August 4, 2003

Setting up multiple start-up projects

By default, a solution has a single start-up project, namely the project that is automatically launched when you click Debug | Start or press F5. However, you have the option to start multiple projects of the solution when you call Start, something that is very useful to automatically start, in

Marking strings with a different color in source code documents

When you build strings by concatenating hardcoded constant strings and variable strings, it’s easy to forget a closing double quote, and thus receive a compile time error when you launch or compile the program (actually, you see that there is a syntax error even before, because the statement gets underlined

Creating an ASP.NET Web Application in a physical folder of your choice

When you create a new ASP.NET Web Application, VS.NET by default creates a folder with the specified application name under the Visual Studio Projects folder (typically under :Documents and SettingsMy DocumentsVisual Studio Projects), and a folder with the same name under :Inetpubwwwroot. In the first folder it creates just the

Visually browsing hierarchical files

VS.NET has a nice feature that allows you to visually navigate through the content of hierarchical files, and quickly jump to a particular section. Hierarchical files are all those files written in XML-like syntax, such as .HTML, .ASPX and .Config files. To use this feature, click the View | Other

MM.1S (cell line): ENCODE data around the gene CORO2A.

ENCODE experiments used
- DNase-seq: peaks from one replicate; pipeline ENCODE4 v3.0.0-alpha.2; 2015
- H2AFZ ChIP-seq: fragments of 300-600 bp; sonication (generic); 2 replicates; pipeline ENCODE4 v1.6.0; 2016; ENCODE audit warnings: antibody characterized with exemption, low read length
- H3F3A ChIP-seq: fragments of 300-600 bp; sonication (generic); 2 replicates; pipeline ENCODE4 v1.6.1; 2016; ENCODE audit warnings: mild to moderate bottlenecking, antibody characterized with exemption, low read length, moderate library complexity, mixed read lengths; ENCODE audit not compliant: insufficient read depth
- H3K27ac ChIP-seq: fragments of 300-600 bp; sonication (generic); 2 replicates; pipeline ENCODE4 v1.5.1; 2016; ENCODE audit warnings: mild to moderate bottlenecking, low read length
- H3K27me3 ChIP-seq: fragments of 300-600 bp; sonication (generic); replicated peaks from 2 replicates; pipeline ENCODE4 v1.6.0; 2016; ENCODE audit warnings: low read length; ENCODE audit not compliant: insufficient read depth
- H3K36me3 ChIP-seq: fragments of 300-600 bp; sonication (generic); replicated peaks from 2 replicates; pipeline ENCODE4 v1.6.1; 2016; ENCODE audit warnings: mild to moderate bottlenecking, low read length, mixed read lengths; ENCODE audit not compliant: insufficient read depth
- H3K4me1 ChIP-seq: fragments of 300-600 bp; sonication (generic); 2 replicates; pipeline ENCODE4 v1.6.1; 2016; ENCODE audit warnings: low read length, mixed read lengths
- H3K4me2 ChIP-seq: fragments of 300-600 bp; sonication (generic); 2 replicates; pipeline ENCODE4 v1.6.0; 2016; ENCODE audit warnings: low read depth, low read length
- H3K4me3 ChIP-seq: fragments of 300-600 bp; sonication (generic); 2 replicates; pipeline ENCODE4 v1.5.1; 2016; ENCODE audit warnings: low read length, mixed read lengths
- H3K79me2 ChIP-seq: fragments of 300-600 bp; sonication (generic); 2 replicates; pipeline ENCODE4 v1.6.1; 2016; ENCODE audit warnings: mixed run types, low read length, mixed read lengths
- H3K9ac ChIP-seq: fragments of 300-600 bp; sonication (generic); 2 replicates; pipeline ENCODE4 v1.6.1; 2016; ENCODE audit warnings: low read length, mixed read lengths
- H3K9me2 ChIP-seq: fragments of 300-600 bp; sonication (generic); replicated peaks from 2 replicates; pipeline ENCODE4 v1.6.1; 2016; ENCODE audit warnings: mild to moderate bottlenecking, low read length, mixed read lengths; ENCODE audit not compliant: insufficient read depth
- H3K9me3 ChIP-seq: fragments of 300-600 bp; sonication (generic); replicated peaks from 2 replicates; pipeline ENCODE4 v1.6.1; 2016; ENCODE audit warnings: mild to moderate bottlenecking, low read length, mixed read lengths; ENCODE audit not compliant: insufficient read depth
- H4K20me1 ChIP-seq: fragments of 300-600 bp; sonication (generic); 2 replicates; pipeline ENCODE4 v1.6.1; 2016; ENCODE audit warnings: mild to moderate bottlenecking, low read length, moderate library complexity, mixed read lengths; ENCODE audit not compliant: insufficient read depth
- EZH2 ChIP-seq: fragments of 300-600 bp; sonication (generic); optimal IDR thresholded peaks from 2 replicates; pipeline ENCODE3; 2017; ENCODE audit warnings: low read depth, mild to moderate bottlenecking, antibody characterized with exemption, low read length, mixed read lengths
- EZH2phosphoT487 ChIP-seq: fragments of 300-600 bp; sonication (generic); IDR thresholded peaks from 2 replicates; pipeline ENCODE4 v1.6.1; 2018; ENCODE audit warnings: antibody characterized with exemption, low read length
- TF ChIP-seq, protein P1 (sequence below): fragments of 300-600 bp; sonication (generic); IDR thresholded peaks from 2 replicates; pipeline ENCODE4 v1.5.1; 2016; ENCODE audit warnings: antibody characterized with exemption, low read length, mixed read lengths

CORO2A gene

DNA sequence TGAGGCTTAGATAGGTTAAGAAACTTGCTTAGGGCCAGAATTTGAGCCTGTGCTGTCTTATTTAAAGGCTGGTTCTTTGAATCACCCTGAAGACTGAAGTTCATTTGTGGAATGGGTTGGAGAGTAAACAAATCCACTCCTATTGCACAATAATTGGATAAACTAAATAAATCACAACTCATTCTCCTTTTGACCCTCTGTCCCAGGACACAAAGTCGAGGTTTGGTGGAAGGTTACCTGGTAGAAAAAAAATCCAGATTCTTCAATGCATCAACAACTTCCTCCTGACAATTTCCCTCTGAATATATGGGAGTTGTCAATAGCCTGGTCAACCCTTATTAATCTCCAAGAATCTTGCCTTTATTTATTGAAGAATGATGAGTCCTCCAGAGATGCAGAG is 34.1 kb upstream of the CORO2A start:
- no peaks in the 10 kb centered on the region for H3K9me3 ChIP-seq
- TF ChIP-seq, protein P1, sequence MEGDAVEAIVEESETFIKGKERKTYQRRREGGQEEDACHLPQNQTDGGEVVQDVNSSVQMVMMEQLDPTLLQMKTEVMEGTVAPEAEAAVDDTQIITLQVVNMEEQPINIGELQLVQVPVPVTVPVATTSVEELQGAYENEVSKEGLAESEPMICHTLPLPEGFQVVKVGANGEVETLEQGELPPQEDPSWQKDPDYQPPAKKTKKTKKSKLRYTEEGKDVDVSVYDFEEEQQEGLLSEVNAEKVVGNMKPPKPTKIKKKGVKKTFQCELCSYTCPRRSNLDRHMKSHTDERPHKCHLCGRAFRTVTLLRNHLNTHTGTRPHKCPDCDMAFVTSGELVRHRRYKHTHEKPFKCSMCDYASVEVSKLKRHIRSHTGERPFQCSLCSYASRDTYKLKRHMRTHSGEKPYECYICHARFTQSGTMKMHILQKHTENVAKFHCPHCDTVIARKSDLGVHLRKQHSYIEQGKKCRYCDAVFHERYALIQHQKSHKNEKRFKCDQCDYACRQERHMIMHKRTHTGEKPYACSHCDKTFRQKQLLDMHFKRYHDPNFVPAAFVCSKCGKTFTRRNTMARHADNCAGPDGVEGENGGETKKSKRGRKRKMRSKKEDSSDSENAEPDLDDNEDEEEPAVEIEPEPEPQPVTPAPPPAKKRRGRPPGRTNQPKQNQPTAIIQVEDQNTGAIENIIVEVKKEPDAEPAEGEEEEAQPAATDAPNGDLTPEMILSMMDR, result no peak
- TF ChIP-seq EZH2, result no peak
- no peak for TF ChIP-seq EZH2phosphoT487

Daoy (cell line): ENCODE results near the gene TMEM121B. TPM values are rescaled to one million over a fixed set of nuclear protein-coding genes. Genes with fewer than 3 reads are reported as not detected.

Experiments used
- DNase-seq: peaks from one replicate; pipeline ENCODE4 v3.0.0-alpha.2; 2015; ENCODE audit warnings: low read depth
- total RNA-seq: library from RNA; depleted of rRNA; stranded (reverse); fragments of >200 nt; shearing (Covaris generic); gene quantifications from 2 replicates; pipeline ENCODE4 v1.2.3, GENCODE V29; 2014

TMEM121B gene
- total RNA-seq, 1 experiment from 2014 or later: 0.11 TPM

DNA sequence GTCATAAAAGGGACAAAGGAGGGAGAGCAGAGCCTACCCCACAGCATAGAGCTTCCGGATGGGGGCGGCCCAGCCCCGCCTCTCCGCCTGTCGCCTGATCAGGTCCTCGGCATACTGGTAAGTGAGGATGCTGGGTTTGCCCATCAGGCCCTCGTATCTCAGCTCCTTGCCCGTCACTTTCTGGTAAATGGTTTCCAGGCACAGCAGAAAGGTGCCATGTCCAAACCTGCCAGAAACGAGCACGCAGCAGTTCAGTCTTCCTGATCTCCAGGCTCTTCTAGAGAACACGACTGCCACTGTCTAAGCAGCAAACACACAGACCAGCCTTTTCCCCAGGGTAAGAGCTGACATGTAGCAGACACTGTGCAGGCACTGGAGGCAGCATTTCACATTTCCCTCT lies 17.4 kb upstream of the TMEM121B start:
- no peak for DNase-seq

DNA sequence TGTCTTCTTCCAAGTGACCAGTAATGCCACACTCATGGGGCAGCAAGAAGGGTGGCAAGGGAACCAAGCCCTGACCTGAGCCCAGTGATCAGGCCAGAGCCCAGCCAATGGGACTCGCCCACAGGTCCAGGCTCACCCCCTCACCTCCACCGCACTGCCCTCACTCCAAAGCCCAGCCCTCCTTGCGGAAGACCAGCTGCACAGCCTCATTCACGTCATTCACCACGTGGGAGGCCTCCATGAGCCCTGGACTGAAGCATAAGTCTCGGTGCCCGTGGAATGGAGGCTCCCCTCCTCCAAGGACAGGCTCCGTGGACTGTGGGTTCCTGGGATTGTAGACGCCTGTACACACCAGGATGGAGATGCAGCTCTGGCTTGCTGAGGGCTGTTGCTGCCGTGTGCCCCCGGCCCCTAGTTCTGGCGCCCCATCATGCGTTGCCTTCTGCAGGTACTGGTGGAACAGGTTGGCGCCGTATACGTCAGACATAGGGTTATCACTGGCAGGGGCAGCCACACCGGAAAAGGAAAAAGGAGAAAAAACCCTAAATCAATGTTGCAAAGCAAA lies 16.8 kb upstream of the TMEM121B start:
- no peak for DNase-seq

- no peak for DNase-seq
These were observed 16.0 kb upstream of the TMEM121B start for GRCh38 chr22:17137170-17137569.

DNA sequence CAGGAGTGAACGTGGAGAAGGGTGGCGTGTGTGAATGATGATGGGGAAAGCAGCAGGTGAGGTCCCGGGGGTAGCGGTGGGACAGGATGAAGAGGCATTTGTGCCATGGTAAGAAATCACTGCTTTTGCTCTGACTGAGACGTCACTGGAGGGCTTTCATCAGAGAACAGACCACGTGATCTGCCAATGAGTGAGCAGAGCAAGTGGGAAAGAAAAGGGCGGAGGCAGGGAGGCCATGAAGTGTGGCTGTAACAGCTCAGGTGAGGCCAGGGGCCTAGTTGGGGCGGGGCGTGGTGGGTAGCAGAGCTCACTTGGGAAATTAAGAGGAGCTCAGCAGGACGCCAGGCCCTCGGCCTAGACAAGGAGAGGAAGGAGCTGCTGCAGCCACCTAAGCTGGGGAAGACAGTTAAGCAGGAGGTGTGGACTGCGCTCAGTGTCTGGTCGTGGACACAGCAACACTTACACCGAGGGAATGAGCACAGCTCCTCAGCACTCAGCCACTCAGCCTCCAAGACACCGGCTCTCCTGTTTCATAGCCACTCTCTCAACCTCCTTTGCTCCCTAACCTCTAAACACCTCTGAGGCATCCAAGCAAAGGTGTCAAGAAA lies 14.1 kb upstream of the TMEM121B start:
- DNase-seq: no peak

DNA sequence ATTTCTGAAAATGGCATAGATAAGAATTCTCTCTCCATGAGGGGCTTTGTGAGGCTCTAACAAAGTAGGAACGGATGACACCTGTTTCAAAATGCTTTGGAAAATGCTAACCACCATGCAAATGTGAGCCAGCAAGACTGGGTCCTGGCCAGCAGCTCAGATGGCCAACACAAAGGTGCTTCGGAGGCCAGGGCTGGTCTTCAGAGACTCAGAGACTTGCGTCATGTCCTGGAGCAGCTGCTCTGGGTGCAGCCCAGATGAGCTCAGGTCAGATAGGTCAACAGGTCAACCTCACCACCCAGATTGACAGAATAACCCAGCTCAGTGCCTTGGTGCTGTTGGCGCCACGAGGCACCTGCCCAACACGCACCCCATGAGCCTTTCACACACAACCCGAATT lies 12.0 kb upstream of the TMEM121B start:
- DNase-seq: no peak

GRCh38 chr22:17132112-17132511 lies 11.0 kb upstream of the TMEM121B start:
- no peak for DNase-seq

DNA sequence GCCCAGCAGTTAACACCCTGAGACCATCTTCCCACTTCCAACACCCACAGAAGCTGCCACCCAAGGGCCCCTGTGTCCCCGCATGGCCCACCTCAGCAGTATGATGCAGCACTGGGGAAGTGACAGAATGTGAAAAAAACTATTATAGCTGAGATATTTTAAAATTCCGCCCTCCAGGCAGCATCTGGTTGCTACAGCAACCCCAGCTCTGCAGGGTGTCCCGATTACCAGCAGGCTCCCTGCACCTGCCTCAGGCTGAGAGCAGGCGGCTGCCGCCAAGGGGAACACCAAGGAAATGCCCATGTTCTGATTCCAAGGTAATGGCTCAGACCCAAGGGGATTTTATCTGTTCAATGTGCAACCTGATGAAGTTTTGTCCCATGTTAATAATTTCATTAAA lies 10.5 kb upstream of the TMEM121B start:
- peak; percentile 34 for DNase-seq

Creating a project into an existing folder

When you create a new project, VS.NET automatically creates a folder with the project’s name under the selected directory. If you name your project MyTestProject, and select an existing folder named c:My ProjectMyTestProject as destination directory, in reality the final project’s folder will be c:My ProjectMyTestProjectMyTestProject. This is a problem

Shortcuts to useful VS.NET’s commands

Visual Studio .NET has a number of useful features that are often underused by developers, because they are hidden under several menus and not easily accessible. Here is a list of keyboard shortcuts to some of these commands: Ctrl + – : moves the caret to its previous position. Ctrl